Making History: How Bethel Students Created 3D Models of Pandemic Artifacts

With cameras and a computer program, digital humanities students created three-dimensional memories of their experience living through COVID-19.

By Jenny Hudalla '15, lead communications specialist

June 17, 2021 | 9:45 a.m.

Digital humanities

Students develop manual photography skills as they capture hundreds of images of Associate Professor of History Charlie Goldberg, which will later be used to create a highly realistic, three-dimensional digital model.

In fall 2020, students in Bethel’s digital humanities program knew they were living through something historic. As the COVID-19 pandemic changed the lives of millions around the globe, students began to seek connection, catharsis, and purpose—and they found it in the work of a 3D modeling project, which helped them preserve their experiences for future generations.

“As historians, we know it can be easy to make sense of life in hindsight,” says Charlie Goldberg, associate professor of history and digital humanities coordinator. “But, when you’re in the midst of uncertainty, it can be hard to make sense of the mess. This project provided an opportunity for us to create a meaningful narrative from our pandemic experiences.”

Using photogrammetry—an artistic and scientific process that gathers visual data about an object—students digitally stitched together hundreds of images to create highly realistic, three-dimensional models of items that had become significant to them. The technique, which is used by organizations across the country for purposes as diverse as topographic mapping, crime scene reconstruction, and digital museum curation, helped students process their reality while producing valuable artifacts that will one day help others bring the past to life.

"As a philosophy major, I kept thinking about all of the ethical dilemmas we face: who gets PPE, masks, medical treatment, et cetera." —Emmy Mendez, digital humanities and philosophy major

"In lockdown, I recorded my first album." —Kiernan Tollefson, digital humanities and history major

"I chose this object to represent my experience because my friend and I started our very own sneaker/clothing buying and reselling buisness." —Brandon Barnaal, digital humanities, art, and graphic design major

"I have collected hubcaps for years, often spending my springs and summers searching roadside ditches and dilapidated junkyards. When everything closed for the pandemic, I had a surplus of time to search for these roadside relics." —Jesse Caldwell-Tautges, digital humanities and biblical and theological studies major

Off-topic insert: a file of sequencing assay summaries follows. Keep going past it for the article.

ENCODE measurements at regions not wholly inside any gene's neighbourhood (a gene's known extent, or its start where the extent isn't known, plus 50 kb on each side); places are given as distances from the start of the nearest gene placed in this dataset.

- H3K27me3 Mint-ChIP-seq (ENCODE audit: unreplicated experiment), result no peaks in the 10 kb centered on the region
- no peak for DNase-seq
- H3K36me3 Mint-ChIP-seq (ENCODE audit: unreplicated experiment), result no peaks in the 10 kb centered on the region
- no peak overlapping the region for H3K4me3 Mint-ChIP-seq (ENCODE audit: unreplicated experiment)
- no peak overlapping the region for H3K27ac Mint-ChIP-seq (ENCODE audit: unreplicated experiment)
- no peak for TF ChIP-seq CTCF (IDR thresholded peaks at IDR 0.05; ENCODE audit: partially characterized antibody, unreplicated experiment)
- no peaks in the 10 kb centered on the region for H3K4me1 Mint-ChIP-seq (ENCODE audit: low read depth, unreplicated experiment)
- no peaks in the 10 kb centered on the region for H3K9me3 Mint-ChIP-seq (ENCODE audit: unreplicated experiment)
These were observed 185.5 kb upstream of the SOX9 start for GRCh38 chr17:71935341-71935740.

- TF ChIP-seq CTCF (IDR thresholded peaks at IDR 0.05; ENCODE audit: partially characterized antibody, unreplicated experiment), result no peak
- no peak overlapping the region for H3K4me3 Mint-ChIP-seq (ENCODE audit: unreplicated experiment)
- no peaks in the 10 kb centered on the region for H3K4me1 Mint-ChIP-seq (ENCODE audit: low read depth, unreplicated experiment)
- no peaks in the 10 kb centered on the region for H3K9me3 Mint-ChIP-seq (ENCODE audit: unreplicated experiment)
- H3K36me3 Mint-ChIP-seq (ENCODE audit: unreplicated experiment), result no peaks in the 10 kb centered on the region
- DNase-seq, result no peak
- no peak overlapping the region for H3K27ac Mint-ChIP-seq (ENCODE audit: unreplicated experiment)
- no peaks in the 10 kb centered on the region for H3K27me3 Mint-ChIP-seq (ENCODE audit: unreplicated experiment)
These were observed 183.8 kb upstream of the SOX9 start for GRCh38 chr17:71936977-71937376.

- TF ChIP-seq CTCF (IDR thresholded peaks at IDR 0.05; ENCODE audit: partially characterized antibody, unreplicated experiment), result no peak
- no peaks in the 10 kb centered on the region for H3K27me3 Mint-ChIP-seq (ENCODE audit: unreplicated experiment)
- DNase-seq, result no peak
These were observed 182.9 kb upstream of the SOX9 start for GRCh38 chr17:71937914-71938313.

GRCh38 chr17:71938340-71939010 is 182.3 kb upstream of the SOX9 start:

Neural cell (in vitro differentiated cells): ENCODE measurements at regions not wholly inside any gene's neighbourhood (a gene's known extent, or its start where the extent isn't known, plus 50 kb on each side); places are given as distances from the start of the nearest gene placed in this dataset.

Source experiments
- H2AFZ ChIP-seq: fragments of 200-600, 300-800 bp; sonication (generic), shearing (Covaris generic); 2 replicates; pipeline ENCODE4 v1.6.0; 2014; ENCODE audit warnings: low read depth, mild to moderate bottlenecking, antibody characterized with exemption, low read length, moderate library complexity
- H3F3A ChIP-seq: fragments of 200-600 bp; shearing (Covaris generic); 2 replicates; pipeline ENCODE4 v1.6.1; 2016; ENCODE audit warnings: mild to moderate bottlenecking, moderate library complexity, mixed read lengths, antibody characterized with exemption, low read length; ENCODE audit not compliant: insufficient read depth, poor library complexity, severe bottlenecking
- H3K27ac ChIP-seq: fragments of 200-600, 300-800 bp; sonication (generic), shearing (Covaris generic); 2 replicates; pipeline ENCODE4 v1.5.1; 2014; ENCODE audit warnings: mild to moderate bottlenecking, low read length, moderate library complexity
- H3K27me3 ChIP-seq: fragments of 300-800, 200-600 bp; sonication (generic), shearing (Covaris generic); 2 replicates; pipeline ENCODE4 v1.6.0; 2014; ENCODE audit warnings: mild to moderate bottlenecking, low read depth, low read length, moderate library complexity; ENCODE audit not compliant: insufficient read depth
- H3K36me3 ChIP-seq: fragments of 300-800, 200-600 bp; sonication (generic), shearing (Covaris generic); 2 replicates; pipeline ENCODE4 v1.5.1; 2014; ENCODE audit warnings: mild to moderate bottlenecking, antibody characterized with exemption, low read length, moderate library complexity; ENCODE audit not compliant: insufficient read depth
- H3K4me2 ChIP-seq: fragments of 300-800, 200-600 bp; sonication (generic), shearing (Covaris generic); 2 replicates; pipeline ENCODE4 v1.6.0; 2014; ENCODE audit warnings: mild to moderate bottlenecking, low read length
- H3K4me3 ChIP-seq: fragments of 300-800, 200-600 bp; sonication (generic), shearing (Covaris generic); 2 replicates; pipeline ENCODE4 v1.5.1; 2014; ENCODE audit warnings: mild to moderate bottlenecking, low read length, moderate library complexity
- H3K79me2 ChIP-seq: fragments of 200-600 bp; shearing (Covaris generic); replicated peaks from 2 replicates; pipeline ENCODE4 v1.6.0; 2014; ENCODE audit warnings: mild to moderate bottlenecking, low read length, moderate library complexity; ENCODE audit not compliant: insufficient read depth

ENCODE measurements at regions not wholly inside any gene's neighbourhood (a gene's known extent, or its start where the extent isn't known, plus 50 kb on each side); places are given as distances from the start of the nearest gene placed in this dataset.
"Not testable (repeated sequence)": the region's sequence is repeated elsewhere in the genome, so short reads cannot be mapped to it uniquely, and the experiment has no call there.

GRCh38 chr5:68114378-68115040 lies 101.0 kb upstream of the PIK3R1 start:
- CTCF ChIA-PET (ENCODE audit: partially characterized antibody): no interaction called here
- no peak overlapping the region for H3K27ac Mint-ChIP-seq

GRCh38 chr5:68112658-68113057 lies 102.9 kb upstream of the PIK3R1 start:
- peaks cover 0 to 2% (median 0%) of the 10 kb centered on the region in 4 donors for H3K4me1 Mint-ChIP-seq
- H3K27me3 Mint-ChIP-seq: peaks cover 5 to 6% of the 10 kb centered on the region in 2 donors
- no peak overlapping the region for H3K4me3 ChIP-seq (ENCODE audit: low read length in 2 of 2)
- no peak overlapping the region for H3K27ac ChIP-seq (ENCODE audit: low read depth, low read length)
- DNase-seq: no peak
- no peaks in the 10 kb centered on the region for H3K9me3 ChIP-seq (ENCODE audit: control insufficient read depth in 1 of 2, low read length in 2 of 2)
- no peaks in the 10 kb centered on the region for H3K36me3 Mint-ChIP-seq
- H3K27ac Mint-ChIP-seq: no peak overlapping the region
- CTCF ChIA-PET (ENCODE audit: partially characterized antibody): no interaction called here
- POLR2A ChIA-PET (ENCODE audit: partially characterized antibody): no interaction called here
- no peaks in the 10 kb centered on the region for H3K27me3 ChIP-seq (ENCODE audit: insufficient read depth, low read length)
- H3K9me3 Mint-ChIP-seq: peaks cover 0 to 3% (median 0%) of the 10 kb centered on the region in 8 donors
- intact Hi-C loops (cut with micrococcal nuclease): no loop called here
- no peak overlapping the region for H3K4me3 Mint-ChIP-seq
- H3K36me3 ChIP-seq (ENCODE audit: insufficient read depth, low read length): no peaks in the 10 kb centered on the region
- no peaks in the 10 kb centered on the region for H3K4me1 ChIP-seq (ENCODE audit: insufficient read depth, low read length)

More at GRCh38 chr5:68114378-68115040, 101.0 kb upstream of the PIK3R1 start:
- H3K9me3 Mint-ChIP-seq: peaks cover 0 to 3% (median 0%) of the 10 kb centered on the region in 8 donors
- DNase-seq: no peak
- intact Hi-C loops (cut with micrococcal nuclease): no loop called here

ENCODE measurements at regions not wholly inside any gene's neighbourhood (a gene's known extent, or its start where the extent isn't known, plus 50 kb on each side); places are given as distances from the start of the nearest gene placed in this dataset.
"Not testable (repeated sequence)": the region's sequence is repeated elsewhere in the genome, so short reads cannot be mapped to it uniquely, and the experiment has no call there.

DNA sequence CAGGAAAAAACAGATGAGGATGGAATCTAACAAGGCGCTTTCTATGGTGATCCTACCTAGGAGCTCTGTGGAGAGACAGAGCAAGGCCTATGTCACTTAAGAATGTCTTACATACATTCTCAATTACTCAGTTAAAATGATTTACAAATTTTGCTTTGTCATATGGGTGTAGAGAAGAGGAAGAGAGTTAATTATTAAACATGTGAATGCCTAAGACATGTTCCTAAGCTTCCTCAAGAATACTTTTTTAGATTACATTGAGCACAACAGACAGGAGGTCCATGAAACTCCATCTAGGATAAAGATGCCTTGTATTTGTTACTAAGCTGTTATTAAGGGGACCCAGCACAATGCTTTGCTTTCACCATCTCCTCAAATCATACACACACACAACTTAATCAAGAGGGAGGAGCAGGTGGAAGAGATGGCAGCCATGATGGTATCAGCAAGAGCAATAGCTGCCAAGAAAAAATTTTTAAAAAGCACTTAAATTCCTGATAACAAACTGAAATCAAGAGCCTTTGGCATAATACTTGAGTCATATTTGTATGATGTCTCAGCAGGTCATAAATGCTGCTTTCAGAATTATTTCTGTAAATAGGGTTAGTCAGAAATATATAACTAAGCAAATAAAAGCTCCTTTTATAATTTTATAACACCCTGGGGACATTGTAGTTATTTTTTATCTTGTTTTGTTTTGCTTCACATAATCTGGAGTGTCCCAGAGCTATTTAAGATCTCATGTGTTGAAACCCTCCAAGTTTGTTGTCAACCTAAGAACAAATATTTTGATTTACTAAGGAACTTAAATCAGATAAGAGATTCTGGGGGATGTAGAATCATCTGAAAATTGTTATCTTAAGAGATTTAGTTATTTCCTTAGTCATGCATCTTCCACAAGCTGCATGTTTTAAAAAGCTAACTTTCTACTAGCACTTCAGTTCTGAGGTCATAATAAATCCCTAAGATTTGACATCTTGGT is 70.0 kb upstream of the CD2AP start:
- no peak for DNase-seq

"My mom bought this statue when I was young, so it reminds me of my family. This helps to represent my COVID-19 experience because I spent most of my spring and summer in lockdown with my family." —Meraiah Latty, digital humanities, philsophy, and history major

"I was left without a job for awhile. This glove symbolizes all the hours a day I spent at the field as an escape from reality." —Zach Haala, digital humanities, software engineering, and computer science major

"These are my slippers from Mongolia that I got in 2018 while on my missional gap year before coming to Bethel. These slippers kept my feet warm in my basement bedroom, but also helped me to recall what God had done in that year...and what He would do in the future in these turbulent times." —Katie Friese, digital humanities and psychology major

The breadth and depth of students' work showcases one of the primary strengths of the digital humanities: its broad applicability to a variety of disciplines. Students in the program—who belong to majors as diverse as history, software engineering, psychology, business, art, biblical and theological studies, philosophy, graphic design, and media production—learn to fuse the search for knowledge about human culture with a greater understanding of digital-age skills. By bringing the expertise of their primary major into contact with other disciplines, Goldberg says, they develop the ability to innovate alongside peers from different backgrounds—and they become more compelling candidates to future employers.

“Projects like this one highlight what the humanities are great at doing, which is to think about the human experience and understand our fears, frustrations, and hopes in a more meaningful way,” Goldberg says. “Together, students learn to ask and answer questions that matter in every field, like, ‘What’s important about this life that we want to remember?’”

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